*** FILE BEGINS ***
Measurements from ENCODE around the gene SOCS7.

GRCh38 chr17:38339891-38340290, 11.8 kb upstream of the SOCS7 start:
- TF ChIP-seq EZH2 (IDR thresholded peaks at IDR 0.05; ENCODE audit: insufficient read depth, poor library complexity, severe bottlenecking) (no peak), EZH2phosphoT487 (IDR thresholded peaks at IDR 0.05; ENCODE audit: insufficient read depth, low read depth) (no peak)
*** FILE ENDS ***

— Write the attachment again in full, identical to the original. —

Measurements from ENCODE around the gene SOCS7.

GRCh38 chr17:38339891-38340290, 11.8 kb upstream of the SOCS7 start:
- TF ChIP-seq EZH2 (IDR thresholded peaks at IDR 0.05; ENCODE audit: insufficient read depth, poor library complexity, severe bottlenecking) (no peak), EZH2phosphoT487 (IDR thresholded peaks at IDR 0.05; ENCODE audit: insufficient read depth, low read depth) (no peak)